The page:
ARKANSAS TRIAL LAWYERS
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Miscanthus Giganteus – Biofuel Boon or Bane to Rice and Soybean Farmers

Published on Aug 11, 2011 at 4:04 am in Consumer Awareness.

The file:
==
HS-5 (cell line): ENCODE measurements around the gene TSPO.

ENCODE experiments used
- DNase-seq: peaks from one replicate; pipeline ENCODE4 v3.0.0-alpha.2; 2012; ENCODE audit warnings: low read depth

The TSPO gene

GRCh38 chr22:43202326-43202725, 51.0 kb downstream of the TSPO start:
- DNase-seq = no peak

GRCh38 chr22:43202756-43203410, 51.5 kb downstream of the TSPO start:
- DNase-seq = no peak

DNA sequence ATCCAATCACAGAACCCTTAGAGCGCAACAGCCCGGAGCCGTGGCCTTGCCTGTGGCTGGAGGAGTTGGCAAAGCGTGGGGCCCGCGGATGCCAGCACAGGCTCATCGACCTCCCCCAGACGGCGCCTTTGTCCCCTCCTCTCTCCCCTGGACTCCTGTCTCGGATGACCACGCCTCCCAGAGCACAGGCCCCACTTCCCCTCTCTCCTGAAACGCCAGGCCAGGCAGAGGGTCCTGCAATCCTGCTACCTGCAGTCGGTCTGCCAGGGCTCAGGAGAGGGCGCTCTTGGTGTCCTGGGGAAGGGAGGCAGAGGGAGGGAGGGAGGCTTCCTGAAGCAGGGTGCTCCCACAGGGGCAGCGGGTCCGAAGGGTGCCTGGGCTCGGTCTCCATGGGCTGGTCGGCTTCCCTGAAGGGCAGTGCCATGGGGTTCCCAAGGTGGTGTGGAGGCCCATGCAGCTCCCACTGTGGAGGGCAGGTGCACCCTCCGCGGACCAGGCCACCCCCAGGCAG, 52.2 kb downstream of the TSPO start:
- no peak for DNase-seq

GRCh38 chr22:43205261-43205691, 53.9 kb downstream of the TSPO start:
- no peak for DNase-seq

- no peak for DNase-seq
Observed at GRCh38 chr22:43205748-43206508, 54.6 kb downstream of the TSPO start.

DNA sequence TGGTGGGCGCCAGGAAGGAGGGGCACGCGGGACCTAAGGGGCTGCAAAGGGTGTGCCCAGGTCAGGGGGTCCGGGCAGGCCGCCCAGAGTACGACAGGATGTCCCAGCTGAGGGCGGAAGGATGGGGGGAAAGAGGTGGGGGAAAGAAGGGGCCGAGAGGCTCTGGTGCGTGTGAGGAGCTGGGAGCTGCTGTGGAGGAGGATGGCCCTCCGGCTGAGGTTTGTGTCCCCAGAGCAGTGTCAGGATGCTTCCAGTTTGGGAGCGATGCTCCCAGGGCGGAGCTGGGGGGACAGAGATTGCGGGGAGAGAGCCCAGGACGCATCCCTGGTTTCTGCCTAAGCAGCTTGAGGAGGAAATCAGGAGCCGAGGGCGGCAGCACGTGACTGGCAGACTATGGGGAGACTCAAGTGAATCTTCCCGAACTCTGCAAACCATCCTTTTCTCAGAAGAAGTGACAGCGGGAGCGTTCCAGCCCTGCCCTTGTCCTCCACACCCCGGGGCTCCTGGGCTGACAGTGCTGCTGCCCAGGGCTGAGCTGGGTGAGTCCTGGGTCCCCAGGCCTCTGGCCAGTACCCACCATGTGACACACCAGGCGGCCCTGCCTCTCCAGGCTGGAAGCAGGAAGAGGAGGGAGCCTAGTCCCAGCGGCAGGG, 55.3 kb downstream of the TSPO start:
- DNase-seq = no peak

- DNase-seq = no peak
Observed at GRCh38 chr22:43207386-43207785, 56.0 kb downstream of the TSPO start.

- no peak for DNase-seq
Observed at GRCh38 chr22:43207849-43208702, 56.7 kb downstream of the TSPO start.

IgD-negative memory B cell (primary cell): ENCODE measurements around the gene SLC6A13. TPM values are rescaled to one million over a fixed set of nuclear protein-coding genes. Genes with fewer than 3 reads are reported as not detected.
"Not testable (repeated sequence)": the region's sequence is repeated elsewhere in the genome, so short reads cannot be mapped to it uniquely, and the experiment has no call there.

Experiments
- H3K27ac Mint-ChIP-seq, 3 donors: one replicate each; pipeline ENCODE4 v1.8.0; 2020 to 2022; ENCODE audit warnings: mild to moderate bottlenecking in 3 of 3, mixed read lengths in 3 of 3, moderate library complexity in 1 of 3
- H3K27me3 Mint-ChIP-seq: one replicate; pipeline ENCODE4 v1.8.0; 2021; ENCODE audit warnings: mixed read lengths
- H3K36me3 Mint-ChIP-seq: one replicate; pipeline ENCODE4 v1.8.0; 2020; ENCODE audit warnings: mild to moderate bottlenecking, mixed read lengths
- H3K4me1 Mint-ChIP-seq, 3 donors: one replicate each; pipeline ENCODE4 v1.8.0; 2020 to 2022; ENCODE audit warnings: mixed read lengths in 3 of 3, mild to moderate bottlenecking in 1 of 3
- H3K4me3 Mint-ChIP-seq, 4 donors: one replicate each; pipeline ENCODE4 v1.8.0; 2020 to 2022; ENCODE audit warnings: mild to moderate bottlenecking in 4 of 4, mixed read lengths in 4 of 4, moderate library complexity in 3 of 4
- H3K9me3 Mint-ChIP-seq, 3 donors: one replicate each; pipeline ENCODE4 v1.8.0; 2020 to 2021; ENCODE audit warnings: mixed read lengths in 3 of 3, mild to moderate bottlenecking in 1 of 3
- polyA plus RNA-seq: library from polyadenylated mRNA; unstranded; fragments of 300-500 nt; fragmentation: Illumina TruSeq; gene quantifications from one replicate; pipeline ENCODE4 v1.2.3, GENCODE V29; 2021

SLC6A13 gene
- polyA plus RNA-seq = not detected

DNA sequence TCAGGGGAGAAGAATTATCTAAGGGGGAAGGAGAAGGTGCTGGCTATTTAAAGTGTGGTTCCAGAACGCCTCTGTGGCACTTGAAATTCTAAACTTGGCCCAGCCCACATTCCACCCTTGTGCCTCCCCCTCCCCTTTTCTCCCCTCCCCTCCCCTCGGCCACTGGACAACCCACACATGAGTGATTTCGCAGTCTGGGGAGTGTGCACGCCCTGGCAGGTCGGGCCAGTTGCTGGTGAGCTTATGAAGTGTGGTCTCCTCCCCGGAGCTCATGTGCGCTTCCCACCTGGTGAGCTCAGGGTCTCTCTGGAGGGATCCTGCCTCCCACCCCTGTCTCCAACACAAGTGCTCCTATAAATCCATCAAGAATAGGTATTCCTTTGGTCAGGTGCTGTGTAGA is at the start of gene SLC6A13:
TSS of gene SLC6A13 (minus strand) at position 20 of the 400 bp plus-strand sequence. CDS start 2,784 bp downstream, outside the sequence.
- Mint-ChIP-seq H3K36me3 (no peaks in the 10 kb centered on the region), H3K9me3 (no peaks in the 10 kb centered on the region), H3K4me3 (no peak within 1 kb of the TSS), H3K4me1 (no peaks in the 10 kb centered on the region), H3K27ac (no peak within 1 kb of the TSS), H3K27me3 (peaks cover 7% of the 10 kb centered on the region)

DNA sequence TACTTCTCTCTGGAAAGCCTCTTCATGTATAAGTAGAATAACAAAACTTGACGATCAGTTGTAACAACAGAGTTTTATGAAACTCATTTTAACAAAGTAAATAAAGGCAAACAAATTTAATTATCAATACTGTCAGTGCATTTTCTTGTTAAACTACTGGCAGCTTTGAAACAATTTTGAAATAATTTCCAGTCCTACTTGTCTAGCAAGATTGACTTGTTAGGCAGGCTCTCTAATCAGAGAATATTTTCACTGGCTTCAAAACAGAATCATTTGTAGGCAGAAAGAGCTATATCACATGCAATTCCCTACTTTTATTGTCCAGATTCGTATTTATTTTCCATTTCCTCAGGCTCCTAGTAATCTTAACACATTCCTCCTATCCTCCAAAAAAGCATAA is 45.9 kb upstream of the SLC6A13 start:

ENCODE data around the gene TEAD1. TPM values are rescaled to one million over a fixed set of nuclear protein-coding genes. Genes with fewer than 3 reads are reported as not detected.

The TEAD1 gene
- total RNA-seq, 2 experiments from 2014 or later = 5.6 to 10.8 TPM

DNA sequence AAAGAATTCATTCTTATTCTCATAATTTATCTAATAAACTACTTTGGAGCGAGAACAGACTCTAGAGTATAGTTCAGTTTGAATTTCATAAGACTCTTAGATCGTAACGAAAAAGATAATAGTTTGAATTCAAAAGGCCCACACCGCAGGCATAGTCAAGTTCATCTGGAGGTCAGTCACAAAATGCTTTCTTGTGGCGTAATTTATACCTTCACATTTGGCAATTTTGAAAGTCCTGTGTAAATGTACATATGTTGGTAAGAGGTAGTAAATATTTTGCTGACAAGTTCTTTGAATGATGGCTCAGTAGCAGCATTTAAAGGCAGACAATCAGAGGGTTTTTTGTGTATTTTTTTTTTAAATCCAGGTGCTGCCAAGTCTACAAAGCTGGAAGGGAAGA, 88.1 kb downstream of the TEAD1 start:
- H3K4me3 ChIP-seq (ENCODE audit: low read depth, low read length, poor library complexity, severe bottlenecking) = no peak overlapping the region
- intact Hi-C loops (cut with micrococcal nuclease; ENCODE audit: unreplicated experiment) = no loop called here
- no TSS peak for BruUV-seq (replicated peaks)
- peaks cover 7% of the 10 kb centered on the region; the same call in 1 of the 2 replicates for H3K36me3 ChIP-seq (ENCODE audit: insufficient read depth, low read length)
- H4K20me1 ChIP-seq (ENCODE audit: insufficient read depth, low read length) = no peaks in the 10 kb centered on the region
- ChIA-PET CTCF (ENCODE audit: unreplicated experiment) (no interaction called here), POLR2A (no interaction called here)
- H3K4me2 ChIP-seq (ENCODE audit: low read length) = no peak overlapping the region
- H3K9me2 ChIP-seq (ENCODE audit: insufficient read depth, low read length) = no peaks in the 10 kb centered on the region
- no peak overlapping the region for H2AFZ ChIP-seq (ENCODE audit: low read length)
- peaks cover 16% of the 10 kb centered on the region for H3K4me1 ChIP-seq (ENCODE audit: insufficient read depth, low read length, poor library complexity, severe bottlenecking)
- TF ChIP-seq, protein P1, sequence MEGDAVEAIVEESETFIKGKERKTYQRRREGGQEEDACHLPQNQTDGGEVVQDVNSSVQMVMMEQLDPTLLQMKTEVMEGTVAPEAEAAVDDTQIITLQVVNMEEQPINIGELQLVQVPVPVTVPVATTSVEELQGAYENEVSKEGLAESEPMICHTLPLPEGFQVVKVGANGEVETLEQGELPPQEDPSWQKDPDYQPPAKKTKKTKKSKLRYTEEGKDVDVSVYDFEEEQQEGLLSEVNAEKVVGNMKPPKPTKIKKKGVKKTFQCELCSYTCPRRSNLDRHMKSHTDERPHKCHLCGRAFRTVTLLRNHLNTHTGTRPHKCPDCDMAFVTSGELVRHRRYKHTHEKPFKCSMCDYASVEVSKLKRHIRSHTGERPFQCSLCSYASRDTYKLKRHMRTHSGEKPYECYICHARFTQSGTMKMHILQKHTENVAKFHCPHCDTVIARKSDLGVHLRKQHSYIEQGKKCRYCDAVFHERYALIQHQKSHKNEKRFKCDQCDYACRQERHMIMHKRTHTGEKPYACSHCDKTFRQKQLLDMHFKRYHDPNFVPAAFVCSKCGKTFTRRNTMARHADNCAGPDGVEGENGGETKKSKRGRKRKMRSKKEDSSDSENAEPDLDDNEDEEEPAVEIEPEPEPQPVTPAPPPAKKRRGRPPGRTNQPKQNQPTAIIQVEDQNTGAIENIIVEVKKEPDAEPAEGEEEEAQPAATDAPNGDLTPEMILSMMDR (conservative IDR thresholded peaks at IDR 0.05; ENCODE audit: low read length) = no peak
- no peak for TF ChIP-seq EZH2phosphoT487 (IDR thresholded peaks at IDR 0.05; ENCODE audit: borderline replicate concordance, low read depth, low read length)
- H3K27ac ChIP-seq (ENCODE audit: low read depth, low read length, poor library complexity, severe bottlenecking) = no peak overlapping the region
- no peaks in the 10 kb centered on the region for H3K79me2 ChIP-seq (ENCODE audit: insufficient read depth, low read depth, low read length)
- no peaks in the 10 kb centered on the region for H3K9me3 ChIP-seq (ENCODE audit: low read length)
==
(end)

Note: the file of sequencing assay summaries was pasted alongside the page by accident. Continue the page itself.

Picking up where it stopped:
There was an article in Saturday’s business section of the Arkansas Democrat-Gazette regarding Miscanthus Giganteus, a biofuel grass to be planted in Paragould, Arkansas. The Arkansas State Plant Board has expressed some concerns that the grass to be grown for biofuel has many of the same characteristics of kudzu. Proponents for the biofuel grass say that this variety of Miscanthus is not invasive like kudzu. However, Steve Long, a science professor at the University of Illinois, who has studied Miscanthus for 30 years said state regulators need to be cautious of Miscanthus Giganteus because other varieties of Miscanthus can become invasive. Miscanthus Giganteus is a hybrid of Miscanthus sinensis and Miscanthus sacchariflorus, which are native to Japan and can be invasive. Long noted that regulators need to make sure the hybrid Miscanthus is planted and not the others. This forewarning regarding a hybrid species should make the ears of Arkansas rice farmers perk up as many of them are still dealing with the fallout of Bayer’s genetically altered Liberty Link rice. Here’s to hoping that the hybrid Miscanthus gets planted and that Arkansas rice and soybean farmers do not have potentially devastating situation on their hands in the years to come. Carter Stein

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